The pressure mounts
Mechanical stimuli can have beneficial effects on biological materials, for example in muscle contraction, and bone and tissue growth. Reproducing this behaviour in synthetic polymers is problematic because mechanical stresses normally cause random covalent bond cleavage, destroying the material. Nancy Sottos and co-workers prevent breakdown in glassy and elastomeric polymers by incorporating selected polymer strands of a spiropyran into the bulk solid material. On application of a mechanical load, the spiropyran directs the resulting force towards a relatively small number of bonds, triggering an electrocyclic ring-opening reaction via the C–O bond. By attaching poly(methyl acrylate) or poly(methyl methacrylate) to specific points on the spiropyran, it can be used to create crosslinked bulk polymers that show mechanical transduction. The reversible covalent bond activation in the spiropyran is accompanied by a colour change, making mechanically induced changes in the bulk polymers easy to see. This should lead to materials that are less prone to damage caused by strain. Future developments based on this approach could create polymers that regenerate in response to a mechanical stress.
Fast and selective hydrogen sensors are crucial to ensure the safety and optimize the performance of electrochemical devices, such as fuel cells, powered by hydrogen. Because of their rapid response, palladium nanowires are prime candidates, but their sensing characteristics require a high operating temperature, and they have problems with mechanical failure and interference from other molecules such as water and ammonia. Reginald Penner and colleagues have now prepared nanocrystalline palladium nanowires that show unprecedented sensitivity to hydrogen, and are capable of resisting fracture on repeated exposure to hydrogen at any concentration. The nanowires were prepared by lithographical electrodeposition from a plating solution containing ethylenediaminetetraacetic acid, which results in a mean grain diameter size of up to 15 nm. The sensors showed a rapid increase in resistance in the presence of hydrogen (a maximum value was reached within two seconds at 10% concentration). The response scaled with hydrogen concentration spanning five orders of magnitude down to 2 ppm, with excellent reproducibility and baseline stability at room temperature.
Hydrogels clean up
Hydrogels — polymer networks with a substantial proportion of incorporated water — are known largely for their use in the biomaterials field. Emiliano Carretti and colleagues have instead found an intriguing use for them in art conservation, made possible by the use of a co-solvent to control their rheological and solubilizing properties. The researchers use poly(vinyl alcohol) crosslinked with borate, and hydrate the network with water mixed with an organic liquid such as 1-propanol; propanol was chosen as it is a common solvent used when cleaning paintings to solubilize unwanted polymeric coatings. With only small concentrations of polymer, the addition of propanol enabled strong, elastic gels to be made, with the advantages of easy control over the extent of the region treated and straightforward removal from the surface after treatment. Carretti and colleagues have made use of the gel's advantages to clean oxidized varnish from the surface of the wood panel 'Santo Stefano', painted by Ludovico Cardi ditto il Cigoli in the late sixteenth to early seventeenth century.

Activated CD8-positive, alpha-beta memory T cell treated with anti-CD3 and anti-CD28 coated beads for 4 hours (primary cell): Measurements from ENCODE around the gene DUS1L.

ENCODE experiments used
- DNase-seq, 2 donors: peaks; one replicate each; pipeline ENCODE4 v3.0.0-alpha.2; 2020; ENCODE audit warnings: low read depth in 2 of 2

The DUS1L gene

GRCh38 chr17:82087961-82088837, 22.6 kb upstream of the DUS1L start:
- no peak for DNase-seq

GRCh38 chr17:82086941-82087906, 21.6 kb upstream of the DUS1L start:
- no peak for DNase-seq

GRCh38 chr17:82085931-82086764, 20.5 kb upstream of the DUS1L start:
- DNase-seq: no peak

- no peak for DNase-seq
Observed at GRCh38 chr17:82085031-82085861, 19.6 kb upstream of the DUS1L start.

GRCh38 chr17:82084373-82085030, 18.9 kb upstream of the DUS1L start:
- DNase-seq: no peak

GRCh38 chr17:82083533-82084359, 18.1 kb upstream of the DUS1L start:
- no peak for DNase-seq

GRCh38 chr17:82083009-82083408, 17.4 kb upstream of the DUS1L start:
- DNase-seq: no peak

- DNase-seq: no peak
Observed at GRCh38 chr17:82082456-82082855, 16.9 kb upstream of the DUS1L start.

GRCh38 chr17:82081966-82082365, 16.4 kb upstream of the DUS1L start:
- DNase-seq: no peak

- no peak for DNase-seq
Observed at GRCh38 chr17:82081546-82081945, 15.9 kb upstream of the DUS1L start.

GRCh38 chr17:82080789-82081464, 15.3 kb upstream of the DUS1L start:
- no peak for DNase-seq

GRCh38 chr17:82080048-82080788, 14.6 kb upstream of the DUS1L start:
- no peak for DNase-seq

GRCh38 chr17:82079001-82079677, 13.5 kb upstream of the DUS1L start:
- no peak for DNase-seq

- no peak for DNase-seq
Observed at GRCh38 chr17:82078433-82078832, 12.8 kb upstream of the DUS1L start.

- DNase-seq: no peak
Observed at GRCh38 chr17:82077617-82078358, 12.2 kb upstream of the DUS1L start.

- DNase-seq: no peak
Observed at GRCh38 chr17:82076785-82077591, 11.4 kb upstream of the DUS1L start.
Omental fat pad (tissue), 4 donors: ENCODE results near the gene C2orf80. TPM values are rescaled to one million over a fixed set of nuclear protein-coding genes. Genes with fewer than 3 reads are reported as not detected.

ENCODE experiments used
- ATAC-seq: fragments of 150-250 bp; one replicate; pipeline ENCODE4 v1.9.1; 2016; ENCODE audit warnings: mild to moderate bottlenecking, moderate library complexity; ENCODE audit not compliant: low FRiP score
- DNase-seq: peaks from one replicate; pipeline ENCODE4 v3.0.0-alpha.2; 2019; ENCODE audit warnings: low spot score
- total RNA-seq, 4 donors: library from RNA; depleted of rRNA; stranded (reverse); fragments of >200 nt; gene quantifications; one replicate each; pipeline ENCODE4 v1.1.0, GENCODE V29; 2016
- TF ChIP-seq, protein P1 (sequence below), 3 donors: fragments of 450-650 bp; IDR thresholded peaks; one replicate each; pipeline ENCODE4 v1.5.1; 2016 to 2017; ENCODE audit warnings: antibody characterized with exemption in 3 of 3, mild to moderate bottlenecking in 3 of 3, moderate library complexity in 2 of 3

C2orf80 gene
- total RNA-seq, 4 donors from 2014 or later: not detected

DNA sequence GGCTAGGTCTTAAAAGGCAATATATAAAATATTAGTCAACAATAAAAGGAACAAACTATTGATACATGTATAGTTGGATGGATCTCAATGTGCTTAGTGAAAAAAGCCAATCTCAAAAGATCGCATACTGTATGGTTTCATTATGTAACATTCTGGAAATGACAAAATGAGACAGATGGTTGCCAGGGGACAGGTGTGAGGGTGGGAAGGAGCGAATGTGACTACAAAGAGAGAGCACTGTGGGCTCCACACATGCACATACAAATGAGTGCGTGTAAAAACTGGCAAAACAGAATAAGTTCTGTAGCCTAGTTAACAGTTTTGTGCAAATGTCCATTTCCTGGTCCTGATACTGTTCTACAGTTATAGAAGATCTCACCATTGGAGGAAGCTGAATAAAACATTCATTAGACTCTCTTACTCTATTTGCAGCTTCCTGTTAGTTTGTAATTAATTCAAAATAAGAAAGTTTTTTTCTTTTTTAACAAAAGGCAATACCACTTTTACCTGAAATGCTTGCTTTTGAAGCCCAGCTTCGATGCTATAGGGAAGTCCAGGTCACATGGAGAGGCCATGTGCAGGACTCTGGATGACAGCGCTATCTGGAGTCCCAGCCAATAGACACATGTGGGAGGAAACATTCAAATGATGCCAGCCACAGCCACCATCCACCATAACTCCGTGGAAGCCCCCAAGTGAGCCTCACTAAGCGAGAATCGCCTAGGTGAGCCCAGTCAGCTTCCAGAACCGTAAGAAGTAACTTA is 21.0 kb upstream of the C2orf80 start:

No need for chromium
Room-temperature ferromagnetism has been observed in numerous semiconductors and oxides, raising hopes for applications in spintronics. But the trouble always seems to be the same: to be useful for spintronics, the magnetization should be 'carrier-mediated' (that is, arising from the interaction of electrons and holes with localized magnetic moments) and not arising from magnetic impurities. Among the ferromagnetic oxides, chromium-doped In2O3 does indeed seem to show carrier-mediated ferromagnetism. Gavin Lawes and colleagues investigated the material in depth and compared it with the case of undoped In2O3. Surprisingly, they observed room-temperature ferromagnetism in both cases. In addition, they made use of a low-temperature phenomenon known as Andreev reflection to measure the electron polarization, and found that in both cases electrons are 50% polarized. The results show on the one hand that chromium is not necessary for ferromagnetism. On the other hand, even if the polarization measurements were only possible at low temperature (1.3 K), they provide another confirmation that ferromagnetism in In2O3 is carrier-mediated.
Metallic glasses in good shape
Scripta Mater. 60, 431–434 (2009)
Metallic glasses have some remarkable properties such as a higher strength than steel, making them interesting for aeronautical applications, medical devices and sports equipment. But at the same time they can be brittle, and this has hampered their commercial development. Simon Pauly and colleagues have now developed a bulk metallic glass composite that leads to improved compressive deformability while maintaining the high yield strength of the metallic glass. Their composite is based on Cu–Zr alloys. For some composition ranges, these alloys have shape-memory effects, where the crystals show a reversible transformation from austenite to martensite phases. To support the glass formation in this system, the researchers added small fractions of aluminium, which resulted in metallic glass composites that also contain varying amounts of crystalline phases. With increasing crystalline fraction, the compressive deformability of the composites improves, a result of what is believed to be the absorption of compressive strain through the martensitic phase transformation within the crystalline phase. These improved properties may therefore lead to new applications for metallic glasses.